What am I writing, you ask? I’m terrible at answering that question, especially at this point. Everyone is looking for a different type of answer. The simplest answer is that it’s a YA fantasy loosely based on the fairy tale “Brother and Sister.” I’ve been joking that it’s a story about knitting and thermodynamics, but it’s probably got more knitting and less thermodynamics than anyone really wants. That’s all the description you get because I don’t want to jinx it, but that’s better than my usual answer of, “Um, stuff.”

Anyway, wish me luck, and I’ll try to keep you updated throughout the month.

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In other news, I hope everyone had a fantastic Easter!

I’ve been unnaturally exhausted lately, so I  dropped the ball on our Easter celebration this year. Dan didn’t get an Easter basket or hunt for eggs. Dinner was leftover enchiladas, and there wasn’t a single Cadbury Mini Egg in the house all weekend. Dan broke out in hives as soon as we got to church and had to be taken home, and I definitely didn’t buy him a cute Easter outfit.

Everyone's posting pictures of their children in adorable Easter outfits, and I'm over here like...

The “do-rag” is to keep him from scratching his head.

Of course, none of that is the point of Easter. None of these frivolous traditions (or lack thereof) can add to (or detract from) Jesus Christ’s atonement for the sins of mankind, or His miraculous resurrection. His “great atoning sacrifice” has blessed my life and my family more than I can comprehend.

I’ll leave you with the words of modern-day apostles of the Lord:

We bear testimony, as His duly ordained Apostles—that Jesus is the Living Christ, the immortal Son of God. He is the great King immanuel, who stands today on the right hand of His Father. He is the light, the life, and the hope of the world. His way is the path that leads to happiness in this life and eternal life in the world to come. God be thanked for the matchless gift of His divine Son.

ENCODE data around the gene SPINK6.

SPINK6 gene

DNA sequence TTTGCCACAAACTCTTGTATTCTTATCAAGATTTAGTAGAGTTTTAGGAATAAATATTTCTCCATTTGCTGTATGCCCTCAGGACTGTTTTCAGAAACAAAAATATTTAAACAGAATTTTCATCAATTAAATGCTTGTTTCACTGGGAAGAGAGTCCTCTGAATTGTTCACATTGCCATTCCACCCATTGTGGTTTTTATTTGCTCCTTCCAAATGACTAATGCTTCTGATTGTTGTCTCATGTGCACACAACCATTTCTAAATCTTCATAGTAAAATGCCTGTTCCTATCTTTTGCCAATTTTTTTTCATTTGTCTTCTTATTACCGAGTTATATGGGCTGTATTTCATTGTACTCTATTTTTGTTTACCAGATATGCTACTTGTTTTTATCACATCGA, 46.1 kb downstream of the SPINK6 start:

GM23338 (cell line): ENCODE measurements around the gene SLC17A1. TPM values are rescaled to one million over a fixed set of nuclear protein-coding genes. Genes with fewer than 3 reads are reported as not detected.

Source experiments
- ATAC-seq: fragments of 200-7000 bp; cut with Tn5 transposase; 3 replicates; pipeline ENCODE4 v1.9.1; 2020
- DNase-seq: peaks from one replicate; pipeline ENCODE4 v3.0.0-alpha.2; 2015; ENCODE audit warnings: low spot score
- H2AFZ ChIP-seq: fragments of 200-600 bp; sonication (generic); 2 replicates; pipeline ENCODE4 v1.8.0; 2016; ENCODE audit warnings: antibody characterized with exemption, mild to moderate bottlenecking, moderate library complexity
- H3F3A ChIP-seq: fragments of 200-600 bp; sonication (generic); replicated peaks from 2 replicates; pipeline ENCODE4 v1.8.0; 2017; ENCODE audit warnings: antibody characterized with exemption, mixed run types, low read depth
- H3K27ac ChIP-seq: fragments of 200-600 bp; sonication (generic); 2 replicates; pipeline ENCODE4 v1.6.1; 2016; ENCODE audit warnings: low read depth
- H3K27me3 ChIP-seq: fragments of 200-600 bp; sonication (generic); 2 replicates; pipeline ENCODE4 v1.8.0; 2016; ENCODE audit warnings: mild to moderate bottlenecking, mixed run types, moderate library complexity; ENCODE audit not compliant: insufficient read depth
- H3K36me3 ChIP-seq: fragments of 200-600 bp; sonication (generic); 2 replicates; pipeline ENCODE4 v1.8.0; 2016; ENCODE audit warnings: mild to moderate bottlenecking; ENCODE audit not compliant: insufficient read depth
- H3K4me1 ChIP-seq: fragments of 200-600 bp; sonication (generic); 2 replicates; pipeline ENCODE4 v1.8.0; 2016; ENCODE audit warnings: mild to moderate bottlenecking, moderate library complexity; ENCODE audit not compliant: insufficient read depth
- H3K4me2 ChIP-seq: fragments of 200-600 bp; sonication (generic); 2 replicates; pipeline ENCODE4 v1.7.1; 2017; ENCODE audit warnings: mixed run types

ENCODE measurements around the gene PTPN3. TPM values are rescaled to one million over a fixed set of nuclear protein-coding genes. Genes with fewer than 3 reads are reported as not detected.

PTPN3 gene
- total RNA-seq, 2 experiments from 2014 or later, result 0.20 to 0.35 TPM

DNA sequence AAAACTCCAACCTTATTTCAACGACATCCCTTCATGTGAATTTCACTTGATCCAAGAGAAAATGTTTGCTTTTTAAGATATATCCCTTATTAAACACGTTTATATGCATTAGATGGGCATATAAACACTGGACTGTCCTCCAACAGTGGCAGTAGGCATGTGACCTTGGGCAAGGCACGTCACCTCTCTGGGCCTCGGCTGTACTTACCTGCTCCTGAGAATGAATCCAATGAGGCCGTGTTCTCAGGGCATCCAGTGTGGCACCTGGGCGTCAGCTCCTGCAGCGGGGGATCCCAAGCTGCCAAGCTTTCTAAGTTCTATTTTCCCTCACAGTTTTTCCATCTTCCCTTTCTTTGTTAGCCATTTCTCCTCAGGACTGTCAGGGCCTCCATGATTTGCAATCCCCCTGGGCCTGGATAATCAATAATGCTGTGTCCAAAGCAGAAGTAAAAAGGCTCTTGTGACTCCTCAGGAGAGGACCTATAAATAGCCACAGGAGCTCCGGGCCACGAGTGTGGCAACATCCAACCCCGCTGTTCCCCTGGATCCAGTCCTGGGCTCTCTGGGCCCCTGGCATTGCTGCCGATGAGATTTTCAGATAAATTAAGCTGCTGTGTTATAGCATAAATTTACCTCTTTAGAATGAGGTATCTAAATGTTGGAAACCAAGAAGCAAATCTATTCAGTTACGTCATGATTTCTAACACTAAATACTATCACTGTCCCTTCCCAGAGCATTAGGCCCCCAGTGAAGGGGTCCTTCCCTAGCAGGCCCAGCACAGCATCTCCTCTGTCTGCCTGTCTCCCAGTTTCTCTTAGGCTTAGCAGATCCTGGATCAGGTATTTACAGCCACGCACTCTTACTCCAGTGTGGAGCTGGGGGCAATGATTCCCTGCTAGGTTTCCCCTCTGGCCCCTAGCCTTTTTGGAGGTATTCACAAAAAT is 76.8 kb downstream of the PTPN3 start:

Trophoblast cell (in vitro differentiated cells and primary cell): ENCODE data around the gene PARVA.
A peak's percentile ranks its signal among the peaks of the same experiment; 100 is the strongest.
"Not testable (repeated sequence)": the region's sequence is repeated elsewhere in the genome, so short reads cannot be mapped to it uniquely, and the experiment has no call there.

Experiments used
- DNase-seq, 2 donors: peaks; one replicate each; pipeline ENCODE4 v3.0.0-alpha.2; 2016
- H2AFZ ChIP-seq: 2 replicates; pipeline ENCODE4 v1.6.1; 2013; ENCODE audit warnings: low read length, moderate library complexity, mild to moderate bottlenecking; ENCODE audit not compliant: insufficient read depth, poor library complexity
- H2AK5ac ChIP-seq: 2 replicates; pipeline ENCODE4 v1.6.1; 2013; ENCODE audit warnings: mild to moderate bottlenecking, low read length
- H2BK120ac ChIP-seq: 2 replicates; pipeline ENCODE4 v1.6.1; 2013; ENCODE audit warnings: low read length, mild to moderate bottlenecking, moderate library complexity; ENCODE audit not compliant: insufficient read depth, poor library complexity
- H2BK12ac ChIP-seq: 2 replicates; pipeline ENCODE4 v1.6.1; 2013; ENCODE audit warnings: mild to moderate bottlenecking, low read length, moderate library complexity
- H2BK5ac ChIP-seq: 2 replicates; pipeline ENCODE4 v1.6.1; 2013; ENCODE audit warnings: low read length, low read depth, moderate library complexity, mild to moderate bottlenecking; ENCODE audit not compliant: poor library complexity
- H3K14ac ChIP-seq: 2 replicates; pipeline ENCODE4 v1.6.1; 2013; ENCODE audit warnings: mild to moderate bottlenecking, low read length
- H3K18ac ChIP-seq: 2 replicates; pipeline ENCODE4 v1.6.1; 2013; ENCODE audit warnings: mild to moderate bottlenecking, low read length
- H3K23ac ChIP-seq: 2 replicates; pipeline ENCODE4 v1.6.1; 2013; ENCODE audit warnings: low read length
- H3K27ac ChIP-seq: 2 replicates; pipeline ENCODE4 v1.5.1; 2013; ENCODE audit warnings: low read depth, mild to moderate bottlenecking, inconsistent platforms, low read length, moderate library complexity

Fat Dan Reads a Book

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There you have it!

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Wasn’t that a great experience?

Just kidding.

After getting fewer views on my last post than pretty much any other, I grumpily joked to Tom that if I’d titled it “Fat Dan Reads a Book,” it would have been super popular. I almost reposted it the next day with the joke title, just to see what would happen, but decided that wasn’t the best idea.

“Fat Dan Reads a Book” is just too good of a title to waste, however, which brings us to today’s post.

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He loves the shiny cover on The Alloy of Law.

Dan actually likes books a lot. I try to read to him at least a couple times a day, and he sees Tom and me reading all the time, so he seems to have figured out that books are cool. Every day he pulls all the books he can reach off the bookshelf and examines them one by one, flipping pages and talking to himself like he’s reading. When he can get a-hold of one of our books, he’ll try to carry or drag it out of my line of sight, then play with it silently until I take it away (he usually can’t resist crinkling pages after a few minutes).